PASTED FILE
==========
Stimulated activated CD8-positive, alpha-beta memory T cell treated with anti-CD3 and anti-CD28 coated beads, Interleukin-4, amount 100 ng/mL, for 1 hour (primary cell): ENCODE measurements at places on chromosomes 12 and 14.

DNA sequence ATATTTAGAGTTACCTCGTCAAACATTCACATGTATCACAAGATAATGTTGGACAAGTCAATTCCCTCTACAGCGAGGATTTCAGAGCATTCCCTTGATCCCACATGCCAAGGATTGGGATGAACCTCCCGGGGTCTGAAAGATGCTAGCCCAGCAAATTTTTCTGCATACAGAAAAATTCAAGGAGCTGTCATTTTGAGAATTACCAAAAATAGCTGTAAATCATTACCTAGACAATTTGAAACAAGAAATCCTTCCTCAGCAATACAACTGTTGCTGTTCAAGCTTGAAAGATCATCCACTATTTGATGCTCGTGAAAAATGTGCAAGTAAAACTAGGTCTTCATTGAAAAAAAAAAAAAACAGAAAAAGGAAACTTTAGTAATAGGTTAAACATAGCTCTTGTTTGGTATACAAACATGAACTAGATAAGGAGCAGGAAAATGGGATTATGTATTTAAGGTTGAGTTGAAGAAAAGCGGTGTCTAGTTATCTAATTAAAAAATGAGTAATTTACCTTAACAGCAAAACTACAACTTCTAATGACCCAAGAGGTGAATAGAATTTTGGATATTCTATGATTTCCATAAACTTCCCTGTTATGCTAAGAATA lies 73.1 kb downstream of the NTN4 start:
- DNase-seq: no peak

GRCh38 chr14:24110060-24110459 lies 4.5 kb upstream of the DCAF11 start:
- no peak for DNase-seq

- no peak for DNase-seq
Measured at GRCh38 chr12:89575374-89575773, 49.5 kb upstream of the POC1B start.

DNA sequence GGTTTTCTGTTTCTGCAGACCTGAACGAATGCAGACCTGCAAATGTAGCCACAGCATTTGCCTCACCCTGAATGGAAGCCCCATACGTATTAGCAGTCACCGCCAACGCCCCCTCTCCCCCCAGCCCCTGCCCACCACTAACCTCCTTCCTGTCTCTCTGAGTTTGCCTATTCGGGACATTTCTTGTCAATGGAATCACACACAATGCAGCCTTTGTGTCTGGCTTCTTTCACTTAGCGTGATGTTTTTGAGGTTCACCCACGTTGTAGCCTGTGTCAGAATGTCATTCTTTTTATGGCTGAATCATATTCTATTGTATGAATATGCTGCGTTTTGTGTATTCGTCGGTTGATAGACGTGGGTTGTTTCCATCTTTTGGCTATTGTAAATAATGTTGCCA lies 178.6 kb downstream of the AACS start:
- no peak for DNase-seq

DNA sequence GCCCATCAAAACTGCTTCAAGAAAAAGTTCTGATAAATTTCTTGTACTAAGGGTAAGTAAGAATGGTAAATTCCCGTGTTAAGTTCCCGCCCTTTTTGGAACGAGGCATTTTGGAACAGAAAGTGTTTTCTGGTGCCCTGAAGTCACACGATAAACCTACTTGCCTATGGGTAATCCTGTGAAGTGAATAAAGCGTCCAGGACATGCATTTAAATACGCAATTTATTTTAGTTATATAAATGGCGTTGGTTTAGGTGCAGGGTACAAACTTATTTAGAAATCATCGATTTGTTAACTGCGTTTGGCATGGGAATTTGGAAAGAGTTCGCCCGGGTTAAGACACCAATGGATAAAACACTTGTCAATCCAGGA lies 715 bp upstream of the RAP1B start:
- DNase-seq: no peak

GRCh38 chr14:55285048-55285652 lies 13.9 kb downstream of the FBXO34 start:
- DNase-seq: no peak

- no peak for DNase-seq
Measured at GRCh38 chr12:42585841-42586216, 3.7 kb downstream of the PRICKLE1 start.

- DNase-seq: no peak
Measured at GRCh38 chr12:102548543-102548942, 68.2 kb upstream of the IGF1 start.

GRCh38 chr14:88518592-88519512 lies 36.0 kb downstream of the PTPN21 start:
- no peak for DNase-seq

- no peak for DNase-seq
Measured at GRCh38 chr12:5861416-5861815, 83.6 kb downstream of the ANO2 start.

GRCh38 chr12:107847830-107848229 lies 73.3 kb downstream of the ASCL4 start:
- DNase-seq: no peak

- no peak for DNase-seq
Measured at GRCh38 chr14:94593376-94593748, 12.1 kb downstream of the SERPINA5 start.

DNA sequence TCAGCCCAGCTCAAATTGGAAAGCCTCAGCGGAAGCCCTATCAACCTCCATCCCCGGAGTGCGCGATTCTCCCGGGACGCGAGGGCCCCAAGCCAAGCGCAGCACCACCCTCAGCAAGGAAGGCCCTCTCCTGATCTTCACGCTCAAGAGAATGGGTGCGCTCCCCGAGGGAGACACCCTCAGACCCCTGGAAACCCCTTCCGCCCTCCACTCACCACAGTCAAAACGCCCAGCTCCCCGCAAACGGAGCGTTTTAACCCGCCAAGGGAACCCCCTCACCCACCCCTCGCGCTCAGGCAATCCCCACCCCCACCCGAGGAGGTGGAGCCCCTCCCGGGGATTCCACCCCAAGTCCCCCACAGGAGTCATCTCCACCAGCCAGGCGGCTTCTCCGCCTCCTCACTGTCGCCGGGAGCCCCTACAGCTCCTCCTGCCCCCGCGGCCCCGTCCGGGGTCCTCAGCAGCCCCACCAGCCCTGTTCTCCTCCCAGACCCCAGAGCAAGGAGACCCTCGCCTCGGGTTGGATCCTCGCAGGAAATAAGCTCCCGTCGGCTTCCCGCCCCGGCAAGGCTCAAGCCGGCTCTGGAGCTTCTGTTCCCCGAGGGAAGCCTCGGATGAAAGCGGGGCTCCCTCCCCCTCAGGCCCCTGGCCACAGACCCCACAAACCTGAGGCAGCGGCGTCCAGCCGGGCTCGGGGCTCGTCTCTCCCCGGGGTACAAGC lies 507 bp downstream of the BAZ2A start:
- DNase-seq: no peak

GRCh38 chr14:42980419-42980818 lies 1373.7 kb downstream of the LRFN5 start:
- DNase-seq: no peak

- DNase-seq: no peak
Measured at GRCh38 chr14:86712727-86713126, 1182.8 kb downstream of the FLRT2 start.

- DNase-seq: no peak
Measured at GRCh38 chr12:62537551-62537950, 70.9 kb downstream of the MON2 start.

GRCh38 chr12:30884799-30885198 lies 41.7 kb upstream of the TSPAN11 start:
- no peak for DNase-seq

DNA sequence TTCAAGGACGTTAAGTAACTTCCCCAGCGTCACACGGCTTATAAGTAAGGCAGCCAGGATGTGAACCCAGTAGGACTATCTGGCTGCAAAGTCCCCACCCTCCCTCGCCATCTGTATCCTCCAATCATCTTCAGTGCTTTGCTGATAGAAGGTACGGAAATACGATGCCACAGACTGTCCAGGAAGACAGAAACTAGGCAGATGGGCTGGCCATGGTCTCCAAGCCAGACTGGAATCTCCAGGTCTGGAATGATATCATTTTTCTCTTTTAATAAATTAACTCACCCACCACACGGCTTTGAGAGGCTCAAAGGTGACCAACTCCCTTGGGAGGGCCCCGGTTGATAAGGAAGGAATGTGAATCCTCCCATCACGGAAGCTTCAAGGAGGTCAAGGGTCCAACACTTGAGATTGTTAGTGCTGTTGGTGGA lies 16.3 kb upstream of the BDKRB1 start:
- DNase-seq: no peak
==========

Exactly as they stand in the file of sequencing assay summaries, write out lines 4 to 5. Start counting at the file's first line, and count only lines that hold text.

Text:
GRCh38 chr14:24110060-24110459 lies 4.5 kb upstream of the DCAF11 start:
- no peak for DNase-seq